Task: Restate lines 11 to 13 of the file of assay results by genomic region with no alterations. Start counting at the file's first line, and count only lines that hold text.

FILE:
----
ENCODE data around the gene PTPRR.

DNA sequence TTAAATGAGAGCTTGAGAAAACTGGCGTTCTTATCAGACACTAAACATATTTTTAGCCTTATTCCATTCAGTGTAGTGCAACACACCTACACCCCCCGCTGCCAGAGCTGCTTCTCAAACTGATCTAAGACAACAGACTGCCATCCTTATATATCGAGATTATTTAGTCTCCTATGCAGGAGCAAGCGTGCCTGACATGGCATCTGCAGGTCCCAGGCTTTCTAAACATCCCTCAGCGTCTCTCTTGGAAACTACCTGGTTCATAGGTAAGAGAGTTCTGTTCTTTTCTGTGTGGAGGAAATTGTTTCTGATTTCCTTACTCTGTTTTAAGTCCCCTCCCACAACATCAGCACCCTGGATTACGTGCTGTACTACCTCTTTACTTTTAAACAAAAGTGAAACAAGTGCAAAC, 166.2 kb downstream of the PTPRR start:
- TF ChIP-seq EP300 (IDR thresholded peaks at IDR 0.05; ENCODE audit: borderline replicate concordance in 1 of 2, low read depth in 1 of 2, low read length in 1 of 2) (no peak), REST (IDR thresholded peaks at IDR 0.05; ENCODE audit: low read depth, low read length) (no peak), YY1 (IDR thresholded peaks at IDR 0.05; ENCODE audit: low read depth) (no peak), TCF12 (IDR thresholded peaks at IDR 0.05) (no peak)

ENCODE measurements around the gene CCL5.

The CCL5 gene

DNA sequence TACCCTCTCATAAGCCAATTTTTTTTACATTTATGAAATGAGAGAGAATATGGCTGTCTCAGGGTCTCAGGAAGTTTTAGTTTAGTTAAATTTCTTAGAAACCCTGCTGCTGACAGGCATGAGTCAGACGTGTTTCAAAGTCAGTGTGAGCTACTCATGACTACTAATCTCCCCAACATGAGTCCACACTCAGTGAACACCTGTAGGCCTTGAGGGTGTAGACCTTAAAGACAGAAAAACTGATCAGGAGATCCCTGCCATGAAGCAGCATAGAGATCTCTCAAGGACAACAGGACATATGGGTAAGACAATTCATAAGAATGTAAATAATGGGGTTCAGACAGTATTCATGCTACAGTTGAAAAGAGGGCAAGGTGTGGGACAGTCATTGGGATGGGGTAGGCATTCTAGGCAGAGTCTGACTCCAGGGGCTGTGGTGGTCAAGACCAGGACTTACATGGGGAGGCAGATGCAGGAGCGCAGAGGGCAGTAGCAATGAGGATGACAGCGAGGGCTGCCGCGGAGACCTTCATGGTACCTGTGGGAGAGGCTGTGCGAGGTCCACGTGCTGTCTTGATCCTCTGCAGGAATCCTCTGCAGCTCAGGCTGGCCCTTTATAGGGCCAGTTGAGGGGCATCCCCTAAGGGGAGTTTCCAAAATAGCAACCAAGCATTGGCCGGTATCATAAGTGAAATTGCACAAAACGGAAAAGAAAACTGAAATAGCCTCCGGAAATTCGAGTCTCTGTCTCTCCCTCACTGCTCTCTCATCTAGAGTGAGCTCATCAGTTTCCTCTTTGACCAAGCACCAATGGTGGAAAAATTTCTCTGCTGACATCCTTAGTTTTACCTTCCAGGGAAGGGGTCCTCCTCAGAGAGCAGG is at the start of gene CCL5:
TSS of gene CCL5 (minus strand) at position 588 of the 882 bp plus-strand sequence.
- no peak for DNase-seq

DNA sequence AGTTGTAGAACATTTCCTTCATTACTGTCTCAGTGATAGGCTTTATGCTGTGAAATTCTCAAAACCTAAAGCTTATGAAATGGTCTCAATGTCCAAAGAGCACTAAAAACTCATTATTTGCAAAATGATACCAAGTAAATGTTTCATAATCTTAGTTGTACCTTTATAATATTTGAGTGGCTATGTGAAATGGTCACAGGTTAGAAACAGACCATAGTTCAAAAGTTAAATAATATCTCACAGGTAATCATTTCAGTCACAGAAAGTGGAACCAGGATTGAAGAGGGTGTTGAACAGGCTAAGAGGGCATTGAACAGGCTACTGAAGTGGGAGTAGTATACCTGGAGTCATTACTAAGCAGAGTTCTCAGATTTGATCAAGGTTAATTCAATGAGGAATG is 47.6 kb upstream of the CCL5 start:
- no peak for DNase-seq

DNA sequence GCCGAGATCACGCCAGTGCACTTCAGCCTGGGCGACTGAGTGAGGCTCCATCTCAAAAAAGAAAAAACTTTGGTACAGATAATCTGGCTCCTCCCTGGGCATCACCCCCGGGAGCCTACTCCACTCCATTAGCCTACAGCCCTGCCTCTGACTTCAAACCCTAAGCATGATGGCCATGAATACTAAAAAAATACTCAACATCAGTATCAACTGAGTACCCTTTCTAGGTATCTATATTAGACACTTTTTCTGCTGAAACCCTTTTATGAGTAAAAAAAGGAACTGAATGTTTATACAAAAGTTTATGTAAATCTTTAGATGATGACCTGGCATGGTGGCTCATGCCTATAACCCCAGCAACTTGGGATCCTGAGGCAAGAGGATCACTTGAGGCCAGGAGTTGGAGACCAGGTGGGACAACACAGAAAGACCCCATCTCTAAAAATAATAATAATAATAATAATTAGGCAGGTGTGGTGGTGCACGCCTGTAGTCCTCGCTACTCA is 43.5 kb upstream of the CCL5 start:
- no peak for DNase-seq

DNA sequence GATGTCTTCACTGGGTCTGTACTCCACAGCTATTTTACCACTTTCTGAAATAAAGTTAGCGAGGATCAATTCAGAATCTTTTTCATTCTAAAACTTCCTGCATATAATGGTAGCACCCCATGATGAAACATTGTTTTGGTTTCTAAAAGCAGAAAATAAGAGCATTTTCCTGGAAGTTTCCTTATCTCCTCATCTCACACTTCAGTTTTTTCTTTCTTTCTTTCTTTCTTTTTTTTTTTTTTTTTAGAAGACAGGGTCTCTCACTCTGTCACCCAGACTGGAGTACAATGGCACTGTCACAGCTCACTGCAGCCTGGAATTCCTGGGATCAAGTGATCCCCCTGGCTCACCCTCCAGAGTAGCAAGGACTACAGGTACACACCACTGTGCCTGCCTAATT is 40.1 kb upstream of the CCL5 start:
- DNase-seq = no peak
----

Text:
DNA sequence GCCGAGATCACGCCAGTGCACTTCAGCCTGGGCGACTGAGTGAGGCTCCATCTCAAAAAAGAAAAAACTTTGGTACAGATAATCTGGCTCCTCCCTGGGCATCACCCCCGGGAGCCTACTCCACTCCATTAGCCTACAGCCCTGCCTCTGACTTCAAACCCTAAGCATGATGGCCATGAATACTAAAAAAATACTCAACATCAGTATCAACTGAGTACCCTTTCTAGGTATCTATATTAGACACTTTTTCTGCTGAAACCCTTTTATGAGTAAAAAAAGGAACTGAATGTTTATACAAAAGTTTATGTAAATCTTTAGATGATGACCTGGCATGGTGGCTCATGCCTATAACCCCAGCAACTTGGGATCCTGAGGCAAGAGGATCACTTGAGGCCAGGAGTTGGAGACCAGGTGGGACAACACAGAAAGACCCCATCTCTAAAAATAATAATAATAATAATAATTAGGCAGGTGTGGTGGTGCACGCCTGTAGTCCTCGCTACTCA is 43.5 kb upstream of the CCL5 start:
- no peak for DNase-seq

DNA sequence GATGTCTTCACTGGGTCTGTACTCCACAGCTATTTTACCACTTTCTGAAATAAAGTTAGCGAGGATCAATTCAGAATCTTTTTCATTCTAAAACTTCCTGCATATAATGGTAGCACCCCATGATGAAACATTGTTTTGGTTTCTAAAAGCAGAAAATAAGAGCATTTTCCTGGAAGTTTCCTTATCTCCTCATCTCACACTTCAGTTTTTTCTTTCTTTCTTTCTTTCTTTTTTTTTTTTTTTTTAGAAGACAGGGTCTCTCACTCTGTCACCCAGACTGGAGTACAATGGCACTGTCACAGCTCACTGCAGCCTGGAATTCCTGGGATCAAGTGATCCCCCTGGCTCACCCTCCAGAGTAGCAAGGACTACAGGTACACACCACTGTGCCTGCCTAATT is 40.1 kb upstream of the CCL5 start: